How Suppressors Work

Posted by Kris Vermillion on December 20, 2018

Trey from Rugged Suppressors stops by to talk with Kris at our Greenville retail store about the way suppressors work, and what you need to know before you buy one.

Suppressors are fantastic for a variety of applications. From hunting, to home defense and target practice, a gun producing less noise than normal will not only protect the shooter's hearing, it will also cause less of a disturbance to the natural environment in which the shooter is practicing or hunting.


Suppressors capture the pressure wave that is caused by the explosion within the firearm that sends the round down range.

The baffles inside the suppressor capture the gas, cool it down and make it move slower as it exits the suppressor, thus, suppressing the sound.

Typically, longer suppressors will provide more decibel reduction than a shorter suppressor, but it's really more about the internal volume of the suppressor when it comes time to talk about noise reduction. More internal volume means more noise reduction.

There are suppressors that are specifically designed to shoot multiple calibers which means less expense for the shooter who owns multiple rifles or pistols in various calibers. Don't forget that handguns will require an attachment called a "piston" to allow the suppressor to attach to the threaded barrel of your favorite handgun.


When it comes to cleaning, it's commonly accepted that rifle suppressors will essentially clean themselves out during use. The pressure and heat will clear the fowling and debris. However, handgun suppressors could use some TLC every 500 rounds or so. A "user-serviceable" suppressor will allow easy disassembly for a quick toss in a sonic cleaner to get your suppressor as clean as the day you bought it (if not more).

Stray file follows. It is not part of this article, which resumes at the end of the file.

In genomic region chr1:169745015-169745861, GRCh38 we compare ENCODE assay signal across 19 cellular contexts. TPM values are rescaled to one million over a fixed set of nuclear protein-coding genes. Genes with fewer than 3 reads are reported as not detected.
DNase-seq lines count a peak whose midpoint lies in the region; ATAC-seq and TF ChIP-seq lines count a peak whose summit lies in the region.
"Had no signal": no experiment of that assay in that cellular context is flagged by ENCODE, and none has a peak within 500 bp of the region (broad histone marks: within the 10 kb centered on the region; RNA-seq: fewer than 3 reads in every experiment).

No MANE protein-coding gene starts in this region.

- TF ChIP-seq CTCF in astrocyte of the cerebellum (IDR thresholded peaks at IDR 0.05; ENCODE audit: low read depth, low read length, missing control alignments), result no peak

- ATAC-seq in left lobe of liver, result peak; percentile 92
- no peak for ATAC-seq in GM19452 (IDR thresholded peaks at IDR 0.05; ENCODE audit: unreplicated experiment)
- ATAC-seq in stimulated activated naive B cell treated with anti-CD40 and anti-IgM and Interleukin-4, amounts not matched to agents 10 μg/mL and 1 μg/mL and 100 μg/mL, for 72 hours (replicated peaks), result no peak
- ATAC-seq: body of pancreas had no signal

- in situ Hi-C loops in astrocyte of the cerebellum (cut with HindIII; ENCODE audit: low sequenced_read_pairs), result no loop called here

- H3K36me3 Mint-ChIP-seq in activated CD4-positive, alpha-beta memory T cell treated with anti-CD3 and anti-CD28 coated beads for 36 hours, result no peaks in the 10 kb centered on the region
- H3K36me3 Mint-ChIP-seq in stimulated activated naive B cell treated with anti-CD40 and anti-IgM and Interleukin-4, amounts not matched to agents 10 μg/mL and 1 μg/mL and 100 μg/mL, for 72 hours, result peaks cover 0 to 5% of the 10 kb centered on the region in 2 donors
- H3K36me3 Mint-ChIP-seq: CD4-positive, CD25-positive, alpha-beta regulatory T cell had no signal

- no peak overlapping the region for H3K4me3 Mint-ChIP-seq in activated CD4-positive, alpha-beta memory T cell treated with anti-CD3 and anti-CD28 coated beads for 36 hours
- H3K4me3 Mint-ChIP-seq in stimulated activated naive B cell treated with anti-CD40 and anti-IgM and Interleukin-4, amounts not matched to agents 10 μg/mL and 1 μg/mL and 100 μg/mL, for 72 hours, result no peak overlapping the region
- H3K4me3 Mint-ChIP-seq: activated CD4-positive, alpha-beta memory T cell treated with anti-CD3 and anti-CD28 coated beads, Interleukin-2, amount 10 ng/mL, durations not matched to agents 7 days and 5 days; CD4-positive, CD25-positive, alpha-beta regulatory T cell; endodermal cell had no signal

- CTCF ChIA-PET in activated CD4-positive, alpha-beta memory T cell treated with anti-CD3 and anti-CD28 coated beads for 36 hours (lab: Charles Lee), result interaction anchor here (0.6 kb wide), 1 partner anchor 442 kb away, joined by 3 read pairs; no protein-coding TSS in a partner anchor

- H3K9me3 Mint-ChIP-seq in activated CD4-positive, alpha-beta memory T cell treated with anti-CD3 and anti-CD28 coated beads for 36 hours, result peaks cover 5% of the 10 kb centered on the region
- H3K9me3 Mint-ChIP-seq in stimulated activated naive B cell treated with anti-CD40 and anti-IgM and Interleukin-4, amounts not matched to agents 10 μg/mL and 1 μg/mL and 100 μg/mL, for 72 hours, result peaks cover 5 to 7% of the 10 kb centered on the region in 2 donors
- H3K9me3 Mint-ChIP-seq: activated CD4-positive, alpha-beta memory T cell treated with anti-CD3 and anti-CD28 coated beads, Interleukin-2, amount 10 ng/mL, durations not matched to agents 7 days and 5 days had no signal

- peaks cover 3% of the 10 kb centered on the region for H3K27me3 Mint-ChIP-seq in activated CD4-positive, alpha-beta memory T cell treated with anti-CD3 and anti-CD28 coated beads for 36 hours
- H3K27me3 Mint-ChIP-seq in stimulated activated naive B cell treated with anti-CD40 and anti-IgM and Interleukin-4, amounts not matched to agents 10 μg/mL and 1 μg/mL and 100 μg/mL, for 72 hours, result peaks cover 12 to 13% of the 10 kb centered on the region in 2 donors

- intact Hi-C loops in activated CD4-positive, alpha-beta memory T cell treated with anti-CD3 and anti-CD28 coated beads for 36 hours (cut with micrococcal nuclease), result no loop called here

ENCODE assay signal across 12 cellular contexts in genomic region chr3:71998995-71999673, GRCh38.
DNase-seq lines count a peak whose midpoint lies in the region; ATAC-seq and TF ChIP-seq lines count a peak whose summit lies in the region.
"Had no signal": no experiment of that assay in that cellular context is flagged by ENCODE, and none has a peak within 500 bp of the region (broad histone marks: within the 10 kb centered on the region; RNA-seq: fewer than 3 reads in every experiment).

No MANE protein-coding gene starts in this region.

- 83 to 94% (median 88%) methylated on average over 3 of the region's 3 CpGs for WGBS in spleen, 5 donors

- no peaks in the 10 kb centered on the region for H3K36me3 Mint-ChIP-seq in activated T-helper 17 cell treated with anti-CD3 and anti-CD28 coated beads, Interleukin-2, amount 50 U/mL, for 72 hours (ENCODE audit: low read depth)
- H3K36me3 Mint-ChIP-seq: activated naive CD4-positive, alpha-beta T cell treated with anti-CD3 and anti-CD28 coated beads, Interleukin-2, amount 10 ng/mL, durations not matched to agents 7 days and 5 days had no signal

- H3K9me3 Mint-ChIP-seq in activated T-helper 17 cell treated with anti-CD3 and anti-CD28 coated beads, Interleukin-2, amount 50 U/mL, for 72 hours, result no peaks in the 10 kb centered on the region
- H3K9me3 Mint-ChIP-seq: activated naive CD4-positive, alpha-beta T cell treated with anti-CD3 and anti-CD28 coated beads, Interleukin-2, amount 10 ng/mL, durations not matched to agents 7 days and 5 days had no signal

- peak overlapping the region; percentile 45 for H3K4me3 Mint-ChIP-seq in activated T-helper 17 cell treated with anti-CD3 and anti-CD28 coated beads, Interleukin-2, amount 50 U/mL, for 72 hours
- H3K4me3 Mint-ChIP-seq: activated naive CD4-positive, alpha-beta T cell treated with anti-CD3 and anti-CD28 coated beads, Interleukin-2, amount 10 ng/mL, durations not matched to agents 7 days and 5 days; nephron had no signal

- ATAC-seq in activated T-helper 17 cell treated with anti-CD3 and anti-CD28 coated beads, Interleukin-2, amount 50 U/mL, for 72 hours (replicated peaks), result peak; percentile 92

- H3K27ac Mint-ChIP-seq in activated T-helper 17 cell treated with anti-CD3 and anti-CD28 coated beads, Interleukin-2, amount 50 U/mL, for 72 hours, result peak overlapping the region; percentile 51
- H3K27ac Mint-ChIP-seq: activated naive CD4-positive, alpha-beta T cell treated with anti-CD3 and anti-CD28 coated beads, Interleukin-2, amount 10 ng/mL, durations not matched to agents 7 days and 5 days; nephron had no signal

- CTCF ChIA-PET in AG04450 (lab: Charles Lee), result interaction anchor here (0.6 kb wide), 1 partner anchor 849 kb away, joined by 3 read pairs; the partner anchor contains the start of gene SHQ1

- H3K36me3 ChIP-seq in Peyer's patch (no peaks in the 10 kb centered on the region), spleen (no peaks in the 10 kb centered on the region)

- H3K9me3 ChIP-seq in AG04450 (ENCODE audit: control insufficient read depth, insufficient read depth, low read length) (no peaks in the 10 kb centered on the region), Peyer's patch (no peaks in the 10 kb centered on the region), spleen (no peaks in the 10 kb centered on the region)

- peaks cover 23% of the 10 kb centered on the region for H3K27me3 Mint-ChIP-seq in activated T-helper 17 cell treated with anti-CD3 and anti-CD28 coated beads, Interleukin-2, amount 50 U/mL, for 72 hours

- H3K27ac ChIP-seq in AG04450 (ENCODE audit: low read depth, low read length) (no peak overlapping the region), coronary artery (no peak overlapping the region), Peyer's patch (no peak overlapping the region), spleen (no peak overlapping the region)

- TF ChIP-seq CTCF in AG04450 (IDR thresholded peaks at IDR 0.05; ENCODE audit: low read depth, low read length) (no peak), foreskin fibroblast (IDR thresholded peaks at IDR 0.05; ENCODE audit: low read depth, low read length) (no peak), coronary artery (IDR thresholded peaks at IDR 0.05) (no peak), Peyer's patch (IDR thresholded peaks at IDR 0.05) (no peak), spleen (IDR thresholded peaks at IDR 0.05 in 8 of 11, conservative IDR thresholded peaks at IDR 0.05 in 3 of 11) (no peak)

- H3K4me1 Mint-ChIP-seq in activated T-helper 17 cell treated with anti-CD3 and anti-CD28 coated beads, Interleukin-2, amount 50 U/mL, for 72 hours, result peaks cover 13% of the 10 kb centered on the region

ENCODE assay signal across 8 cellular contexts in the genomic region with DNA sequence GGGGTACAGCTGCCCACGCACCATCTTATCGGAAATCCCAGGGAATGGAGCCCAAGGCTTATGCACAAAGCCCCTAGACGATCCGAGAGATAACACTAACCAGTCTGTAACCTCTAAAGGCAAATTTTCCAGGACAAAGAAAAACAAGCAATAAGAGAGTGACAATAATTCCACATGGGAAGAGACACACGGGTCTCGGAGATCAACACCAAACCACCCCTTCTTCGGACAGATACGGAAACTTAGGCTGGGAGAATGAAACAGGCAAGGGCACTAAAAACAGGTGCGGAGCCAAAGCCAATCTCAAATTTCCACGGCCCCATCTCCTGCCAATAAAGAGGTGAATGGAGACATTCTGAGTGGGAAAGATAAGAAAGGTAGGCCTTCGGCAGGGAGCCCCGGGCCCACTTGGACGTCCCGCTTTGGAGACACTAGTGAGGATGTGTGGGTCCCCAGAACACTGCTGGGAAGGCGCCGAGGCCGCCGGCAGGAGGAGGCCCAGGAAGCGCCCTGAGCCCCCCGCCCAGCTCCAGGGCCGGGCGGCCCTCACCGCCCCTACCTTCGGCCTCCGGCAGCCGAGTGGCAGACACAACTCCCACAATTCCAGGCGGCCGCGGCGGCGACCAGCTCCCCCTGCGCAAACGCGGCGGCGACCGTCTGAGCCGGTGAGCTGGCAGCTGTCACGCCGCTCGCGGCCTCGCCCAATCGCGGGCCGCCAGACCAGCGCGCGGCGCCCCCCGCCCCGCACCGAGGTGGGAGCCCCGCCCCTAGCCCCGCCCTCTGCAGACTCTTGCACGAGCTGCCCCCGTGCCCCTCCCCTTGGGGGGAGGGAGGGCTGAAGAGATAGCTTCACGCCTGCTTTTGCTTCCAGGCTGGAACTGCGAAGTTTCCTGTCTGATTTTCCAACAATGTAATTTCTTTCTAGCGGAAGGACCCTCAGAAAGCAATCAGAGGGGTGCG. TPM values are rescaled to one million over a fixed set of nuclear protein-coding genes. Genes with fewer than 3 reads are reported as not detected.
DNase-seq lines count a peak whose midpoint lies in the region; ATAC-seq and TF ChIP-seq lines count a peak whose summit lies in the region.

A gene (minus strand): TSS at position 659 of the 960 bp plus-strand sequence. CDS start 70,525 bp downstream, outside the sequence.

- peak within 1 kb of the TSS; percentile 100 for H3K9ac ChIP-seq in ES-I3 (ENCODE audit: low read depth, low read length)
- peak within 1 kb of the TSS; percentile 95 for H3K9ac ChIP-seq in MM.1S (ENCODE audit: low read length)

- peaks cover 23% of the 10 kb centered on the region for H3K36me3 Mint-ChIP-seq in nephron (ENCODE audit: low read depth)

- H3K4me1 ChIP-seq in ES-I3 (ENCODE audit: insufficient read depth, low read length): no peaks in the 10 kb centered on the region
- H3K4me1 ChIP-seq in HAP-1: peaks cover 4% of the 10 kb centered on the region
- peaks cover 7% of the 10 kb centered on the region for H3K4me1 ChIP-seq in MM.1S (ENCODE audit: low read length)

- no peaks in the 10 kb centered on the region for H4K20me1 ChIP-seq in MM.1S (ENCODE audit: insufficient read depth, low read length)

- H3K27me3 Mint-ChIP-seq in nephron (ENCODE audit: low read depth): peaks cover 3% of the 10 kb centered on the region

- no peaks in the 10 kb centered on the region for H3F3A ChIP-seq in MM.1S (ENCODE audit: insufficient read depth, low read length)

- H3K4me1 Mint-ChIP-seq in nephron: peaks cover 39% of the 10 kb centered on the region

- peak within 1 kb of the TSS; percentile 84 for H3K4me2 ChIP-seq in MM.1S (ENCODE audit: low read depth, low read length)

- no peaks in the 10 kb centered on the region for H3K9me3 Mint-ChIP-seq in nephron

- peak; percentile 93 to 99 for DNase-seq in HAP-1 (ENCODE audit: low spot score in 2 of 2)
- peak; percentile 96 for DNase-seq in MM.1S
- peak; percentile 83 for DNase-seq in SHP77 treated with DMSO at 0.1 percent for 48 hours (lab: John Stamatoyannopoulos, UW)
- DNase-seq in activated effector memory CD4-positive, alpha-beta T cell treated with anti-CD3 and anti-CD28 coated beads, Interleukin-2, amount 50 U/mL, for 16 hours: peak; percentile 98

BONUS INFO: There's a bit of a debate about whether it's called a "suppressor" or a "silencer". Guess what? They're both right!

When Hiram Percy Maxim invented the modern day suppressor he filed a patent for a "silencer for guns". You can view his 1921 patent here. These days we refer to silencers as suppressors to maintain a more relevant term for the device. It doesn't exactly silence the noise as much as it suppresses it.

About Kris Vermillion

About Kris Vermillion

Kris Vermillion is a lifelong shooter who focuses his training on defensive shooting techniques and the shooter's mindset. Kris works for Palmetto State Armory, contributing to both Ecommerce and Marketing.

bill allen
2 years ago at 10:20 PM
Sir Hiram Stevens Maxim invented the Maxim machine gun. His son, Hiram Percy Maxim invented the silencer.
1 year ago at 12:48 AM
Not all pistol suppressors require a piston (Nielsen device), only those that use a delayed recoil action, such as JM Browning's tilt down unlock barrel etc. Semi-autos with fixed to frame barrels require no such recoil energy storage or delay type device). Suppressors, besides eliminating most of the muzzle blast noise, also remove a significant amount of secondary recoil (that part caused by the rocket like push back of the gas jet leaving the muzzle) this can reduce felt recoil by up to 50% or more. Lastly, suppressors eliminate muzzle flash even better than a flash hider, this can be particularly important if shooting in reduced lighting.
5 months ago at 10:23 AM
Has anyone had problems removing the A2 flash hider from AR uppers from PSA? Any suggestions?